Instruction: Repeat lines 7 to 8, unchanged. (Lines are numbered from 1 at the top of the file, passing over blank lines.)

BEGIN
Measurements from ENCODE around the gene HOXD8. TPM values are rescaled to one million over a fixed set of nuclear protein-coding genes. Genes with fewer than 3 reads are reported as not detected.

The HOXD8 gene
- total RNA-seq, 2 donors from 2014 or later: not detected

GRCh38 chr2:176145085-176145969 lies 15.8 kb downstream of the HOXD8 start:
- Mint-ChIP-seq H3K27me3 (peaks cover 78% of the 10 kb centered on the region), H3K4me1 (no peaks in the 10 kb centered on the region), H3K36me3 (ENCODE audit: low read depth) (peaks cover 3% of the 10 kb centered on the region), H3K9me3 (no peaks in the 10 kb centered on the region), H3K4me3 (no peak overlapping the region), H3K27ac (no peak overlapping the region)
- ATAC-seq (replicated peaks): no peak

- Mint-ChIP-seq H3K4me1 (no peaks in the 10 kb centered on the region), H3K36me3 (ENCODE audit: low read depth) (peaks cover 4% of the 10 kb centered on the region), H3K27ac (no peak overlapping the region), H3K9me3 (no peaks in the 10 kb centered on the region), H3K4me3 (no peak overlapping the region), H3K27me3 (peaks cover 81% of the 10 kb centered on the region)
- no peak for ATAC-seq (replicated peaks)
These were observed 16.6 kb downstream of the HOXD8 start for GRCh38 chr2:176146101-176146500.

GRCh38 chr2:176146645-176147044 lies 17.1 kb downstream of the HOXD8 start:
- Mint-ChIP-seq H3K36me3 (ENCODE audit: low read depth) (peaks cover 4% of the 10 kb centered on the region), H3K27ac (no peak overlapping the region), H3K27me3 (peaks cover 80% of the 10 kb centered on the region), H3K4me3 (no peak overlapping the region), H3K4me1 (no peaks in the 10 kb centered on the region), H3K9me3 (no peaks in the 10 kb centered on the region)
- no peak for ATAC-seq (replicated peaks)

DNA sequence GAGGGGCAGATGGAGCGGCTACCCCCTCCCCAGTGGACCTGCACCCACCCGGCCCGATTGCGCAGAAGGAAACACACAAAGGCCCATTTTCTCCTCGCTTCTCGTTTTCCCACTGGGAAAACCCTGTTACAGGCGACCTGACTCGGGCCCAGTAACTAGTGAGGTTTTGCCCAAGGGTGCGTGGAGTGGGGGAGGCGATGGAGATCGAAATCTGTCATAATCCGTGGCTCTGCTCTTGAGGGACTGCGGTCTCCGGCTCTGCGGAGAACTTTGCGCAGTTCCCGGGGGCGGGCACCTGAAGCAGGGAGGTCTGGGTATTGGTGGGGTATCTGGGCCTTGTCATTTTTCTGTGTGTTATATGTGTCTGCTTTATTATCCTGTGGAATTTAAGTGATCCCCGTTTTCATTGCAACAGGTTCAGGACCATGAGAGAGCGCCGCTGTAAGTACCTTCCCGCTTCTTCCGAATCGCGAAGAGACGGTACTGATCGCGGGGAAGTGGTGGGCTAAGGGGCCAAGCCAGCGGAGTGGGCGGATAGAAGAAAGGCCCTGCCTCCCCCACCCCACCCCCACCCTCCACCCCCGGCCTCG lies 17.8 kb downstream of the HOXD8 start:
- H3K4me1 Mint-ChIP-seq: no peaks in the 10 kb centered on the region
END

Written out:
- Mint-ChIP-seq H3K4me1 (no peaks in the 10 kb centered on the region), H3K36me3 (ENCODE audit: low read depth) (peaks cover 4% of the 10 kb centered on the region), H3K27ac (no peak overlapping the region), H3K9me3 (no peaks in the 10 kb centered on the region), H3K4me3 (no peak overlapping the region), H3K27me3 (peaks cover 81% of the 10 kb centered on the region)
- no peak for ATAC-seq (replicated peaks)